• Lymphedema sleeves generally don’t do much to help reduce the swelling, they just prevent it getting worse. They help more for prevention, in my experience, than with reduction of swelling you already have. Compression (elastic) bandages work better for that. It’s just they are harder to get on than compression sleeves, and most doctors will start with them. If you have a lot of edema, it may be you will need either manual drainage, or a pneumatic pump assisted drainage. Trouble is, with the manual drainage you need a physical therapist that is trained and experienced in doing that, and both methods are expensive. You can usually rent the pump from a medical supply store though, and most insurance plans will pay for one that is prescribed by your doctor. Pump treatment takes about 2 hours a day, but if you are committed to it, it can be quite helpful in managing edema. In some cases, once you have relieved the swelling with the pump, you can use the sleeve to prevent it getting so bad again. The sleeve should not be cutting off your circulation to the lower arm either, and you should have two of them. You should have one to wear, and one spare so you can wash and dry them, and swap them out every couple of days. It should also not make the swelling worse. It sounds like you need to speak with your doctor and physical therapist again, as soon as you can do it. In the meantime it might be best to not wear the sleeve and return to elevating the arm and doing the exercises you should have been taught. If you can go swimming, that is an excellent way to help as well. You can wear an older sleeve while swimming, and between the motion of the arm swimming and the pressure of the water, you may see some improvement in that arm swelling. At any rate, you need to see your doctor again. I’d ask about the pump, at least for a while, too.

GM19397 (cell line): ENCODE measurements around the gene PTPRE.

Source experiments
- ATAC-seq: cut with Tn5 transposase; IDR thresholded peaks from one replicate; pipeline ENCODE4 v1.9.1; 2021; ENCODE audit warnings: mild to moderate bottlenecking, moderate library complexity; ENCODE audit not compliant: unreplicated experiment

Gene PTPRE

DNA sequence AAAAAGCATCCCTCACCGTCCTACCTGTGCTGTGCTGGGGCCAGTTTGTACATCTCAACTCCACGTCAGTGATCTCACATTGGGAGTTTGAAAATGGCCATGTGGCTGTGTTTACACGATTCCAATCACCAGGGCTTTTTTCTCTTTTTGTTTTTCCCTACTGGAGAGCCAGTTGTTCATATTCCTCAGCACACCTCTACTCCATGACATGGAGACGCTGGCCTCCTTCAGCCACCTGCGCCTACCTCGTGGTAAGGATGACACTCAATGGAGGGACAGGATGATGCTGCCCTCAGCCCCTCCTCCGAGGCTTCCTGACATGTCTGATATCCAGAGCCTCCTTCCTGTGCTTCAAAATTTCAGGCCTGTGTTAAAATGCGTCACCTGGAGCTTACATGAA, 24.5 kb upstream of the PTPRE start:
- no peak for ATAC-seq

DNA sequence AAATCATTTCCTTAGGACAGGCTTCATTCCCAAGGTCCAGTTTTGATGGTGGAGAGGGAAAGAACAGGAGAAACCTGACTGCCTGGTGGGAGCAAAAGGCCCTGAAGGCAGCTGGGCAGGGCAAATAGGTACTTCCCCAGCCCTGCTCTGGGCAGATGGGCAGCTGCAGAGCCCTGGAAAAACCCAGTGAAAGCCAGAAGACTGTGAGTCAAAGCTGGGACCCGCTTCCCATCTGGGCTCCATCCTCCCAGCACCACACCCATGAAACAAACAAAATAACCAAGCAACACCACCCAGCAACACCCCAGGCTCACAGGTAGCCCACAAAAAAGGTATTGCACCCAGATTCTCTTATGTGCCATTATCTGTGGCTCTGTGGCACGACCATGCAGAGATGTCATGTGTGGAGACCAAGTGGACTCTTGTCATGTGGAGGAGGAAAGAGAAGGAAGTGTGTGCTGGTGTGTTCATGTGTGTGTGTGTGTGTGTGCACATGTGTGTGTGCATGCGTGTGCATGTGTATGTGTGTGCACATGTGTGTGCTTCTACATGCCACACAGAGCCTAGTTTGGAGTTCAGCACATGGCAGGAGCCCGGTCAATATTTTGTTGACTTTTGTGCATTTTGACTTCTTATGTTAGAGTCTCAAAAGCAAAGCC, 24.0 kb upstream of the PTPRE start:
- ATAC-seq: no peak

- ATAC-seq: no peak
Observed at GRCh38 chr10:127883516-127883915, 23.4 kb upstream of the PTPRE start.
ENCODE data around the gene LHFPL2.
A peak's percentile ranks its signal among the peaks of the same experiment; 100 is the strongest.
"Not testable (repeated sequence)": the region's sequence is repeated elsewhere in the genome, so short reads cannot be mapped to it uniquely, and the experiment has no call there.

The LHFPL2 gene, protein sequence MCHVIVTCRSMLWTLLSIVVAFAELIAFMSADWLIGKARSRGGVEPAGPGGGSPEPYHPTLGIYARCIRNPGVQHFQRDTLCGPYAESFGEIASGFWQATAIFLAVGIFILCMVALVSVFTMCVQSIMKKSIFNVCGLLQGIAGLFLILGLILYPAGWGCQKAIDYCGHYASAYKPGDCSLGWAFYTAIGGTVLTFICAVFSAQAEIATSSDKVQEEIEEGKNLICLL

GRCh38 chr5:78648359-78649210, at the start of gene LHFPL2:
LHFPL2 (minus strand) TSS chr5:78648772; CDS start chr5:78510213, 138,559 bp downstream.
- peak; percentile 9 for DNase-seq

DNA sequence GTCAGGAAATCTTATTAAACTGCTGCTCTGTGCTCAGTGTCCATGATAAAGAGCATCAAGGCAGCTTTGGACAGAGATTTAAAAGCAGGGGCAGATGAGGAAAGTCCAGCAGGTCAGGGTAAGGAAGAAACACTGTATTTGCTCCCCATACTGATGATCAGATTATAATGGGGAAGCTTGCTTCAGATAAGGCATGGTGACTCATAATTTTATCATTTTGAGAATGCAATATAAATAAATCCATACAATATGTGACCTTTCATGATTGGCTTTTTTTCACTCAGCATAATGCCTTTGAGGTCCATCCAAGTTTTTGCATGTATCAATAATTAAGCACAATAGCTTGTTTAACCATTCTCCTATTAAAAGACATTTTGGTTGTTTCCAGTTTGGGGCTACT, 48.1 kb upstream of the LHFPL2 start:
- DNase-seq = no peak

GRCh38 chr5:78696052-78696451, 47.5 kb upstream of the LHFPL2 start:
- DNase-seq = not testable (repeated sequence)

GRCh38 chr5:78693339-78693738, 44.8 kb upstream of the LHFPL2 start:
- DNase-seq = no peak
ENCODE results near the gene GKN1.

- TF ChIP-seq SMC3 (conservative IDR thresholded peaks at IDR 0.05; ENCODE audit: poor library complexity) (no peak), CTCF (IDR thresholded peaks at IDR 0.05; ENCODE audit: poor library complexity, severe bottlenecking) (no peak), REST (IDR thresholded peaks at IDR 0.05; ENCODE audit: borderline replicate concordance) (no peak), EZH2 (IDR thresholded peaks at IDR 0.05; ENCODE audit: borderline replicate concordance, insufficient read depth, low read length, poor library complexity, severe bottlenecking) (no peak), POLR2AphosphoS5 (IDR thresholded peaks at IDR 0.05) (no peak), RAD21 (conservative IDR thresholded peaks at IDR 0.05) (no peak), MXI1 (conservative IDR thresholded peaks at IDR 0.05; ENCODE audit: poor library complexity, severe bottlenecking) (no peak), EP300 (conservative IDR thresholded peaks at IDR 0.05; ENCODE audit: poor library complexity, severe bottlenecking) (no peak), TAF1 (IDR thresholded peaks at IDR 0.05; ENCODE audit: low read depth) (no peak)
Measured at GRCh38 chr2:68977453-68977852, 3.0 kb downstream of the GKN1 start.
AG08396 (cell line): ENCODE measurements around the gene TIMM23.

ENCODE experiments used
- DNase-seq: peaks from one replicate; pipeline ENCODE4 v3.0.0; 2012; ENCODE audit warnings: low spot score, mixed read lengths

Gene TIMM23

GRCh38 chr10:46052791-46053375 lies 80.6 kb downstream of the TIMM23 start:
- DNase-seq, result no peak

6. will medicaid/medicare pay for lymphedema therapy?